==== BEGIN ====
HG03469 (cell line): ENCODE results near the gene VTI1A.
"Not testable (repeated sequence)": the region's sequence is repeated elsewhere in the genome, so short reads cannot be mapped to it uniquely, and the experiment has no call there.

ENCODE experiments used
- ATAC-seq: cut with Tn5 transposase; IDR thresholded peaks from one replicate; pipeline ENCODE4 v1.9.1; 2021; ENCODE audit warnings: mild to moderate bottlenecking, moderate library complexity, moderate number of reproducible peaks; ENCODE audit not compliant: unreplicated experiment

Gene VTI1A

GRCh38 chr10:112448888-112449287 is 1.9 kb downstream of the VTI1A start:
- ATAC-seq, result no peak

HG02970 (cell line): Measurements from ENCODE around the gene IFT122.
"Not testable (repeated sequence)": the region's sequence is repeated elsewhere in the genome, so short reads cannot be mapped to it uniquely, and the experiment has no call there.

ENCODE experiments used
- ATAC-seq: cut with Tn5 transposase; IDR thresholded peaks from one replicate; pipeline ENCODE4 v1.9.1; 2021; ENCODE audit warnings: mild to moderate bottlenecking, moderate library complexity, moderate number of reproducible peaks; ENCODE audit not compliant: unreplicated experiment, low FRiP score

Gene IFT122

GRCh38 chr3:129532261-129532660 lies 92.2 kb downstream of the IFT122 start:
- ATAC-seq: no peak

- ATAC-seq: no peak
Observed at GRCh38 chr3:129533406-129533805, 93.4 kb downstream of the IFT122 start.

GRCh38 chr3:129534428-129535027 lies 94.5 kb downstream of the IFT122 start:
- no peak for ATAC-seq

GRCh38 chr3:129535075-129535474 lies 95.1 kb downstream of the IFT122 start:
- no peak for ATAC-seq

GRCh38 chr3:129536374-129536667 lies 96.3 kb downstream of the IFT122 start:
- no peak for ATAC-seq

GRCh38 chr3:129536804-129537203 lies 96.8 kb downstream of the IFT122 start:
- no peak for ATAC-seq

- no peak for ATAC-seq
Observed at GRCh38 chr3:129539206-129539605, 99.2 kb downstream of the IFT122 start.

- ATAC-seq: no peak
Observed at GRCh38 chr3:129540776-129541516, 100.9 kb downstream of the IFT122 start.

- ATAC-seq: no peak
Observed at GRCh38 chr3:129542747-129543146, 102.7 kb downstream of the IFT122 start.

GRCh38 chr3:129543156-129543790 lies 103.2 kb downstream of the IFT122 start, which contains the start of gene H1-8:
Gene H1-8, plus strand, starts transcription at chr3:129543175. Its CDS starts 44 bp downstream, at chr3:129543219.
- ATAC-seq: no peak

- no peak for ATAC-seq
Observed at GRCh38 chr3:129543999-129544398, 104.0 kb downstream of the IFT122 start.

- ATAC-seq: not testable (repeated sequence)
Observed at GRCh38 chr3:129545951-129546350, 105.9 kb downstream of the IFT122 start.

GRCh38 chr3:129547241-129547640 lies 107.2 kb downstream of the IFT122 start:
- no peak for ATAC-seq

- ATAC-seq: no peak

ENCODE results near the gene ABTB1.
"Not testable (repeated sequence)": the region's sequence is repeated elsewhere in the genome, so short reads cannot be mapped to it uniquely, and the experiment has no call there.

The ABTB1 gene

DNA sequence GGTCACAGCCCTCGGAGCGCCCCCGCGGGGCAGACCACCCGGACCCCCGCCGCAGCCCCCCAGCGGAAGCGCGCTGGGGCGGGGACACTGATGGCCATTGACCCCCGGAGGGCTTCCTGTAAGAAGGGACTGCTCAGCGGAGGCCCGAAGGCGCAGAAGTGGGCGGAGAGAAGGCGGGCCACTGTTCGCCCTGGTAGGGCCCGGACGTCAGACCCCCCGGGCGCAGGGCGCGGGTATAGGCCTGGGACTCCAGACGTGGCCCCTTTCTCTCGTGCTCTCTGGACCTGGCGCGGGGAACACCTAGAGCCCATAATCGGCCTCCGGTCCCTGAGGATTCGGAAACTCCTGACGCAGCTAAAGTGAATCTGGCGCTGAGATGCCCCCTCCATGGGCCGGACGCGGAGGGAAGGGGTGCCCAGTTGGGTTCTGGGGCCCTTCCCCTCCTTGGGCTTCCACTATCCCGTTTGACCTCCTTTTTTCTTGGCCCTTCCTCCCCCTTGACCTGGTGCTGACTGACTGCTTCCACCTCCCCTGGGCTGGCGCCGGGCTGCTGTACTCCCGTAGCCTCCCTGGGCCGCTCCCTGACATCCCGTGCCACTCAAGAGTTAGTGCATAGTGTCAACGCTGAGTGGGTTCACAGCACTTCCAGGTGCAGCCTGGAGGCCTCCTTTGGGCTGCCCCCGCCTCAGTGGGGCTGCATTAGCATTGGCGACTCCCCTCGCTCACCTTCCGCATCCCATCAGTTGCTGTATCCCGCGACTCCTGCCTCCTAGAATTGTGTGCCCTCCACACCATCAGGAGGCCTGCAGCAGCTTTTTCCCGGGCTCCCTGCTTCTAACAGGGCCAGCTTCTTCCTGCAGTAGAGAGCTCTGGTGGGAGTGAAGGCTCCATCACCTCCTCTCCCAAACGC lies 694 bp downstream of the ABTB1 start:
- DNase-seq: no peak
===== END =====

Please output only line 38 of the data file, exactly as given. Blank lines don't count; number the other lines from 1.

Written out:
GRCh38 chr3:129547241-129547640 lies 107.2 kb downstream of the IFT122 start: